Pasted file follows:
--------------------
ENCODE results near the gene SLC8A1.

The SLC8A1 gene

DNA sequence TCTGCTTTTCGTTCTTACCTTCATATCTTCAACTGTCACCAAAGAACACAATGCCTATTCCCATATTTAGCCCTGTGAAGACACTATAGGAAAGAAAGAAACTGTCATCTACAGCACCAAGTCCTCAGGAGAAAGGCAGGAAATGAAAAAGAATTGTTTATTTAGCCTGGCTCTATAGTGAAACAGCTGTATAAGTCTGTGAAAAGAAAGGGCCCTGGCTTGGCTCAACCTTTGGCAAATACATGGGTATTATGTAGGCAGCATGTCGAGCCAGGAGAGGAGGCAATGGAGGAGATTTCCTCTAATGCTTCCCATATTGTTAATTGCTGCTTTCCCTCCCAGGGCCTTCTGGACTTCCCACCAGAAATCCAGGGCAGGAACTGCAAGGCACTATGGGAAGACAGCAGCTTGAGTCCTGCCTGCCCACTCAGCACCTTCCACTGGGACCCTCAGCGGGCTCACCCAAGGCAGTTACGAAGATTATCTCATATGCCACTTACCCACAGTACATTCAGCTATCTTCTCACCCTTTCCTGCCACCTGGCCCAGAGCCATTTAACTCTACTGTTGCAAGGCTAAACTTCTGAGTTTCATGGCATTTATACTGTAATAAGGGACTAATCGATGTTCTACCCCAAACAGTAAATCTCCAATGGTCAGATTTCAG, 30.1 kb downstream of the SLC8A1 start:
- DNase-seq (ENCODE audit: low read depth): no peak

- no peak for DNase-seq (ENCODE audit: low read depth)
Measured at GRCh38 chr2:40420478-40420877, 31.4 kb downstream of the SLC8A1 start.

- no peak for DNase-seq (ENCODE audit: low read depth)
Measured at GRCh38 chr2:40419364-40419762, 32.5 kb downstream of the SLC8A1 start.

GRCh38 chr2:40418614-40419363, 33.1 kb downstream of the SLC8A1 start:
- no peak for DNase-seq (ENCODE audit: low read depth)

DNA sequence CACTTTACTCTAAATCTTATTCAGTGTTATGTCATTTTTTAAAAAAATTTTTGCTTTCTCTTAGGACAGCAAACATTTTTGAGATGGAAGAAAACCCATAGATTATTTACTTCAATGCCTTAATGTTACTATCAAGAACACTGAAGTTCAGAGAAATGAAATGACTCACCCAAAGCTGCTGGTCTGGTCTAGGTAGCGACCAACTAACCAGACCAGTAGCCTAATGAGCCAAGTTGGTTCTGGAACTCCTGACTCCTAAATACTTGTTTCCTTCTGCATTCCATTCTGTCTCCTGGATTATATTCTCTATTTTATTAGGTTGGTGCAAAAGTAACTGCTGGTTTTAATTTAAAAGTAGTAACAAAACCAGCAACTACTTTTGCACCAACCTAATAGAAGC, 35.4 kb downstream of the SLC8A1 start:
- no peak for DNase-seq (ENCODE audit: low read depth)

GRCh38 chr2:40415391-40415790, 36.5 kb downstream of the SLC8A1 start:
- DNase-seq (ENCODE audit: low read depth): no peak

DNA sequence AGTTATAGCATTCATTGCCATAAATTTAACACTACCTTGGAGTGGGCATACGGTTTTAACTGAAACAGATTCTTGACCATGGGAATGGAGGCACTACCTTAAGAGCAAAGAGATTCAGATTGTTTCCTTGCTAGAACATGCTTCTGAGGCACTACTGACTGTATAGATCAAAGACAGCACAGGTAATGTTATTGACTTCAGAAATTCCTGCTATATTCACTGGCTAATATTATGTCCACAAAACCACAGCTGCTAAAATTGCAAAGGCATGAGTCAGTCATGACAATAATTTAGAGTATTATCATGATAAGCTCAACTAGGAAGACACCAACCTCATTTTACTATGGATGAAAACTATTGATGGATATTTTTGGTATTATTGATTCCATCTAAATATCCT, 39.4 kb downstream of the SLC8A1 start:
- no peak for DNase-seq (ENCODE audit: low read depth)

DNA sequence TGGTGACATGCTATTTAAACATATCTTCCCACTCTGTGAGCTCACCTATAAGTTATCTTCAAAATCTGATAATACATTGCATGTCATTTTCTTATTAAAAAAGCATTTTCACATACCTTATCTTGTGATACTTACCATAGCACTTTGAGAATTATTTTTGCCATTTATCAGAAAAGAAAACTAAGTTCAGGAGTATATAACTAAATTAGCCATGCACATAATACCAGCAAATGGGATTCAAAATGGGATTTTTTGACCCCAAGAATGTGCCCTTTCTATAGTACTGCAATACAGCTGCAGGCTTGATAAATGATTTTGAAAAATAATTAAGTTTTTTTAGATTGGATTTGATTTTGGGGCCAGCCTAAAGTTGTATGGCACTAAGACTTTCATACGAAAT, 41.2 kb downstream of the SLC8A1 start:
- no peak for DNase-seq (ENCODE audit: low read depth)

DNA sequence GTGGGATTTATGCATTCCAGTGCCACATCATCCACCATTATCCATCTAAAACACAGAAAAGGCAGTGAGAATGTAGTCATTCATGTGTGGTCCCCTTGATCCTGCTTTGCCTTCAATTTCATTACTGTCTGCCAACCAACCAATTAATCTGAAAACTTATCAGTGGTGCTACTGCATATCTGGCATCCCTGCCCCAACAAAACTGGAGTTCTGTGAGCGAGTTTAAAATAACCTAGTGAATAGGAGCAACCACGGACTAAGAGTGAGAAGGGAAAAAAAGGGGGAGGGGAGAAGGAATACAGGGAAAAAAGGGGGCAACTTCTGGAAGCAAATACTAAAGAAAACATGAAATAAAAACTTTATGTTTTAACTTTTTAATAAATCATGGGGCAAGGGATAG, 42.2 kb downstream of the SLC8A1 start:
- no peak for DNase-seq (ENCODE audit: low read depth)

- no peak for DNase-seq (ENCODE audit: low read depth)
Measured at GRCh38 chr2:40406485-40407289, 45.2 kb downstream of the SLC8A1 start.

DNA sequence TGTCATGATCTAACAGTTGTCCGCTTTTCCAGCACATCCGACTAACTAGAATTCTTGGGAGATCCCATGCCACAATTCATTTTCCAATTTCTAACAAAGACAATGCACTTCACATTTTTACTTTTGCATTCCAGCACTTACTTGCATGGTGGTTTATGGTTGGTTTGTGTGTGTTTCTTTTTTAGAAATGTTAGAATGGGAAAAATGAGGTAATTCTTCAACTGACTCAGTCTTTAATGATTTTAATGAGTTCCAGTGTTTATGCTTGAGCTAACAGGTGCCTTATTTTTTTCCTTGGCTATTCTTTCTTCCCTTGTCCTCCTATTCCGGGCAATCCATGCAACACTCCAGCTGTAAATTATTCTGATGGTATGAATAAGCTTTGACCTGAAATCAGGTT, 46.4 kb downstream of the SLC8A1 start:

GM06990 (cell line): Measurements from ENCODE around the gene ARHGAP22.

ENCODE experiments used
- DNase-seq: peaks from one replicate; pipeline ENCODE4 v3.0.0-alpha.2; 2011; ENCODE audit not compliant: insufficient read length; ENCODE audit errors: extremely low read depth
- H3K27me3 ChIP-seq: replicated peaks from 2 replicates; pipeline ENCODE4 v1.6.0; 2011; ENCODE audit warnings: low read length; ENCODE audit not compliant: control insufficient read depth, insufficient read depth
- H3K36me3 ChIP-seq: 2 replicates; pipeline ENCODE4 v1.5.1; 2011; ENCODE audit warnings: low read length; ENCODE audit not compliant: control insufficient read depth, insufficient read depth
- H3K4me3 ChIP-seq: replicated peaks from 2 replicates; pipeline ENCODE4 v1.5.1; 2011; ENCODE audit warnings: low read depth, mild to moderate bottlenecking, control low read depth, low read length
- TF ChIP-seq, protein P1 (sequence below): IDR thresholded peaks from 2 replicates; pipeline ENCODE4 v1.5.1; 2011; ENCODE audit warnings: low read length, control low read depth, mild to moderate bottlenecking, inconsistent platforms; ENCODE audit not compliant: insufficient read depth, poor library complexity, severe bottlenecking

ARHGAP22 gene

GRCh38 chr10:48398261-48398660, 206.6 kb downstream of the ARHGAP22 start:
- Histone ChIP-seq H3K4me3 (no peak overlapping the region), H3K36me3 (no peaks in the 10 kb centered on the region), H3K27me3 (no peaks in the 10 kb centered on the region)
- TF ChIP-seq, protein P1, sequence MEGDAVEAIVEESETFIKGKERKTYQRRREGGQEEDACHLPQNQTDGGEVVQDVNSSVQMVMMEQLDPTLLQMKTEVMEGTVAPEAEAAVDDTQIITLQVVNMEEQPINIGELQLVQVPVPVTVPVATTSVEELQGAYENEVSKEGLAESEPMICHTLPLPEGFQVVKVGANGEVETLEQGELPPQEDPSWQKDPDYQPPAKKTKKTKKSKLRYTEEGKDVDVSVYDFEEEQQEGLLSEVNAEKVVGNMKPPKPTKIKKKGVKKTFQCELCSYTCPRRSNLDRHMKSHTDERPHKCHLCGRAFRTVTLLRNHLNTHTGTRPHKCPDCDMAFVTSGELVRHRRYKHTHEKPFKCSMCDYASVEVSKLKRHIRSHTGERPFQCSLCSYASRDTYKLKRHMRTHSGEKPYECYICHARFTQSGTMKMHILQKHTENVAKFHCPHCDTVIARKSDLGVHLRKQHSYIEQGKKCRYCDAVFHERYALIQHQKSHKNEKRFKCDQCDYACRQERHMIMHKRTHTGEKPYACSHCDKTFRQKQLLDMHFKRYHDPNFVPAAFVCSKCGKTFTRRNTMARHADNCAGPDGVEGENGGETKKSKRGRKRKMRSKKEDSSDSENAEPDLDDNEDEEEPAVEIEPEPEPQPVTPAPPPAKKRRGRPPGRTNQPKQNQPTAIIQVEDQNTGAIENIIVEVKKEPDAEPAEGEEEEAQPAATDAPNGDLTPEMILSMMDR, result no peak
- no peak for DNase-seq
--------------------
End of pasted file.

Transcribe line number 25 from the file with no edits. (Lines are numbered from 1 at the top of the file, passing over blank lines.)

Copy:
ENCODE experiments used